These two vaccines are actually crucial during pregnancy.
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When you're pregnant, you pay extra-close attention to nearly everything you put into your body, from a tuna fish sandwich to everyday pain medication. So you might also feel extra nervous about getting a flu shot or other vaccines. But some vaccines are actually crucial during pregnancy: "Being immunized not only protects the health of a pregnant woman, it protects her baby from the day it's born," says Sonja Rasmussen, MD, editor-in-chief of the Morbidity and Mortality Weekly Report for the Centers for Disease Control and Prevention (CDC).

Thanks to antibodies that are passed from mother to baby in utero, getting certain vaccines when you're pregnant can actually help defend your newborn from potentially deadly diseases. Keep yourself and your baby healthy by getting these two shots:

Influenza (aka flu)

Flu vaccines are recommended for everyone 6 months and older, including pregnant women. Pregnant women get sicker from the flu and are especially vulnerable to complications from the flu, including hospitalization and death.

Getting the flu while pregnant can also lead to preterm birth, low birth weight, and other problems for the baby. Yet only about 50% of women get vaccinated during pregnancy, Dr. Rasmussen noted recently at a press event sponsored by the March of Dimes.

That stat is all the more alarming considering that a flu vaccine not only protects the mother, it also protects her baby from getting the flu up to 6 months (the age at which babies can be vaccinated themselves). And infants under 6 months are at especially high risk of complications from the flu, such as pneumonia.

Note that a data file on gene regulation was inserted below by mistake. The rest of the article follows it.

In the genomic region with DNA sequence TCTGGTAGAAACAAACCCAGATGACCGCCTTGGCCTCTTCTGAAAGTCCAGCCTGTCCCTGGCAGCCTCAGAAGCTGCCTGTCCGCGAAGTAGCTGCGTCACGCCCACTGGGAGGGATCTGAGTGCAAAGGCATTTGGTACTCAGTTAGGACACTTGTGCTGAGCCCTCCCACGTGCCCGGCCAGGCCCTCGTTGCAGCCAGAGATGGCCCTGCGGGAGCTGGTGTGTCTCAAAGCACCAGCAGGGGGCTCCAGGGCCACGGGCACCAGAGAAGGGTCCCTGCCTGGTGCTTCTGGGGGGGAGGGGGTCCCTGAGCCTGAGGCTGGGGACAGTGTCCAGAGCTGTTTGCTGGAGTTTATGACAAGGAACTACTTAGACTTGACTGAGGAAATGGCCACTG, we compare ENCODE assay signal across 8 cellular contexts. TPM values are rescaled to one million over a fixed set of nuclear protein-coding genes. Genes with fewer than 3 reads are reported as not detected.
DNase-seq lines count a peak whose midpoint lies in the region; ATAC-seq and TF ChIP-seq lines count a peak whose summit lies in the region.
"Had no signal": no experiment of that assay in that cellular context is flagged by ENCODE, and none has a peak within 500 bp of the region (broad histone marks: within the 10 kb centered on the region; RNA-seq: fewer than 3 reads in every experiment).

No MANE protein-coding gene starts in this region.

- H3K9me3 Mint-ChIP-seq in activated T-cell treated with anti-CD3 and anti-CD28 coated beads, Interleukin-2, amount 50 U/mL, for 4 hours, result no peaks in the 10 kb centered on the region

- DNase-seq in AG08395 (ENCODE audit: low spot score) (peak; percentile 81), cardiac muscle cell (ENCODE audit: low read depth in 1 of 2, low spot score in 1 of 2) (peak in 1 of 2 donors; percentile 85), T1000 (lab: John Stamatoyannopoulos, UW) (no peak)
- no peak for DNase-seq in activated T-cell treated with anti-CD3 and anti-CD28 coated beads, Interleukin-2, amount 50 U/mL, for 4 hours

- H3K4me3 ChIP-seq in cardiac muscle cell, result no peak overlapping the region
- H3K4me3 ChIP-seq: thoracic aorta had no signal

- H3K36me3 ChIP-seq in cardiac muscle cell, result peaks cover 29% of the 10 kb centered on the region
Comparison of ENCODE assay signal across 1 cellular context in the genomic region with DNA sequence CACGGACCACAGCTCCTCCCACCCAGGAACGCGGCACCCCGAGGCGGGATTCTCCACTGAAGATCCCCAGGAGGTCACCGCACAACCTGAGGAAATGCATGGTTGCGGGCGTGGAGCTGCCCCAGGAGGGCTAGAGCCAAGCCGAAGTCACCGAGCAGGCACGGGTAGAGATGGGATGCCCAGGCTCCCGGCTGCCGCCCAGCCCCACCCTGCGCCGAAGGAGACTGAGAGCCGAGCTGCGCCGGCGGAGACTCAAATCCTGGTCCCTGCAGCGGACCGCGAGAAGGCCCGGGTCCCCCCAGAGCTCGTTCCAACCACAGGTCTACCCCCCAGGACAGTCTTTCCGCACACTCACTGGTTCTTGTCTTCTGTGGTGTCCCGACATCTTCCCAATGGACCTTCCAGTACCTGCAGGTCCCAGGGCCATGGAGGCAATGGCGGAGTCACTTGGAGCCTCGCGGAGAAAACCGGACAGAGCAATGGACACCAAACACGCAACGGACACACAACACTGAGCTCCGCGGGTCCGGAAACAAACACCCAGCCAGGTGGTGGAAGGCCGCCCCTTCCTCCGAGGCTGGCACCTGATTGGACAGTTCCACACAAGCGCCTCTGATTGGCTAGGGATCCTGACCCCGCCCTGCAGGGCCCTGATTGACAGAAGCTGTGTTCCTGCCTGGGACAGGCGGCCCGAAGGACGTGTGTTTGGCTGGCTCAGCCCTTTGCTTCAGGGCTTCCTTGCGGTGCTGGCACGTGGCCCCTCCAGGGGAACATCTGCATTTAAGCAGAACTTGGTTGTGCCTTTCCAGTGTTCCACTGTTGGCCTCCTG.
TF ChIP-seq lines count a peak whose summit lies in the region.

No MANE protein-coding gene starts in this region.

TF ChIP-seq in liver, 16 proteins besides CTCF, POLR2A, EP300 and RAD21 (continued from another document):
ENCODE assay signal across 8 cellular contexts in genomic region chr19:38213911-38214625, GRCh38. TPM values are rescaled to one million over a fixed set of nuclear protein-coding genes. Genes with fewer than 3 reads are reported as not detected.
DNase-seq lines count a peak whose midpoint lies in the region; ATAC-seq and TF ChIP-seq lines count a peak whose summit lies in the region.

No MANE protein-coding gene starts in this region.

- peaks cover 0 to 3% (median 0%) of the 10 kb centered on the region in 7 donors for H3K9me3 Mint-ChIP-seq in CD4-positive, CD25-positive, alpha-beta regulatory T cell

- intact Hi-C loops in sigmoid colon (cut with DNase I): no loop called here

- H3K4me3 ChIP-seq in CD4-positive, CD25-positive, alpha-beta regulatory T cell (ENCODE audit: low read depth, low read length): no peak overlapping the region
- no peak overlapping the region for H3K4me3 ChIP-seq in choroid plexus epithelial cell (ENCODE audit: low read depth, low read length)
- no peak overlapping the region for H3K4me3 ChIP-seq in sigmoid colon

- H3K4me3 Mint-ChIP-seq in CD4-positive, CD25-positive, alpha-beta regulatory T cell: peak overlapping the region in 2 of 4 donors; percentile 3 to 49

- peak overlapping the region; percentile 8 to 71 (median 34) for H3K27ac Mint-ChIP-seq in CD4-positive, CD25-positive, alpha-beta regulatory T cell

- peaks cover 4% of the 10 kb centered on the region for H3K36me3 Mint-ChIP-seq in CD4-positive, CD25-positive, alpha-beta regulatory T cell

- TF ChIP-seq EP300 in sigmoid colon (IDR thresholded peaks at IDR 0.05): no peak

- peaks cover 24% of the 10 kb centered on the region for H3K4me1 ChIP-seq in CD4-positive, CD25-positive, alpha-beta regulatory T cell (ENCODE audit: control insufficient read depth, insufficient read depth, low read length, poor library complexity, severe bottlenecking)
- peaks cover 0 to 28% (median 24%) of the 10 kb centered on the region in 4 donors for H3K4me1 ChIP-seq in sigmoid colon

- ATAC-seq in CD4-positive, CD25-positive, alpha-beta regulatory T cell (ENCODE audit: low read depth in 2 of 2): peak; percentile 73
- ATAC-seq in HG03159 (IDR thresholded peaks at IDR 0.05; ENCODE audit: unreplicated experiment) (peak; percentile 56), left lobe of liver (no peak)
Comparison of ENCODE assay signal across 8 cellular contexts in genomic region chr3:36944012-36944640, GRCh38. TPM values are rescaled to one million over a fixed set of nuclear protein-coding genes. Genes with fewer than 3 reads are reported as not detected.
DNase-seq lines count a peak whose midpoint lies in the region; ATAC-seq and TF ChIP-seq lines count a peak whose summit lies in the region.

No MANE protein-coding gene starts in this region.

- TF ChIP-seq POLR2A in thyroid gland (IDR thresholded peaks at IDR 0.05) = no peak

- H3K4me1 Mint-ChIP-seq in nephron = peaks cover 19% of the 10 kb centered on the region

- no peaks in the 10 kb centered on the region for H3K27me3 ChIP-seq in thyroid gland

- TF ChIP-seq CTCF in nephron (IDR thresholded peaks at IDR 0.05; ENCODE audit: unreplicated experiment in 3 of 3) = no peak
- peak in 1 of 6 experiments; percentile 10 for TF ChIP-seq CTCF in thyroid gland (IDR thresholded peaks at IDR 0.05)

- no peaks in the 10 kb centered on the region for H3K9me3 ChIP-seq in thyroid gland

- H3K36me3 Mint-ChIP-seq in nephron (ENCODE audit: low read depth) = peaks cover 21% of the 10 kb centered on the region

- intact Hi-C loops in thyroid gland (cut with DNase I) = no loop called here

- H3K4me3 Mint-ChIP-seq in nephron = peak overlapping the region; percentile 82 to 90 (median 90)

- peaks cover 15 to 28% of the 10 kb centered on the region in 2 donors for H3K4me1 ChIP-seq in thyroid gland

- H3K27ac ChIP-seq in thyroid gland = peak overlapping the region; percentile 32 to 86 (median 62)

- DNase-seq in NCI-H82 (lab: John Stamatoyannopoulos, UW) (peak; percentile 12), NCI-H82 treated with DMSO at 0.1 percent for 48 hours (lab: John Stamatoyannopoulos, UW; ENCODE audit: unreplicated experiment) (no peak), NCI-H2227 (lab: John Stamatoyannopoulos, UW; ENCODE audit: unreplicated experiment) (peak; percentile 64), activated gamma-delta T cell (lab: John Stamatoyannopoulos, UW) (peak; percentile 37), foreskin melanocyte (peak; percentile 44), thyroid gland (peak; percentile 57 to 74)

The American College of Obstetricians and Gynecologists also urges all pregnant women to get a flu shot, during any stage of pregnancy. (Pregnant women should not get the nasal spray form of the flu vaccine, which contains a weakened live virus.)

Tdap (tetanus, diphtheria, and pertussis)

Pertussis (the "p" in Tdap), otherwise known as whooping cough, is a highly contagious illness that causes violent, uncontrollable coughing. It can lead to serious complications, including pneumonia and trouble breathing, especially in infants and young children. (Listen to this super scary recording of a baby with whooping cough at Sounds of Pertussis.)

Recent years have seen a surge of whooping cough cases, peaking in 2012 with nearly 50,000 cases reported to the CDC. There were also 20 deaths, the majority of them babies younger than 3 months old.

Because of these dangers, experts now advise that pregnant women get a Tdap vaccine during every pregnancy. Research shows that Tdap is safe during pregnancy and helps protect babies until they are old enough to be vaccinated themselves (starting at 2 months). Yet only 14% of pregnant women get a pertussis vaccine, Dr. Rasmussen says.

Ideally, you should get Tdap during the third trimester—but no later than 36 weeks, to allow at least 2 weeks for your body to build up the maximum levels of protective antibodies, says Dr. Rasmussen. Your antibodies will decrease over time, so if you get pregnant again, you'll need another Tdap dose to protect that baby, too.

For even more protection, make sure your partner and anyone else who'll come into regular contact with your baby (grandparents, siblings, caregivers) has been vaccinated, too. The health of your baby is worth it.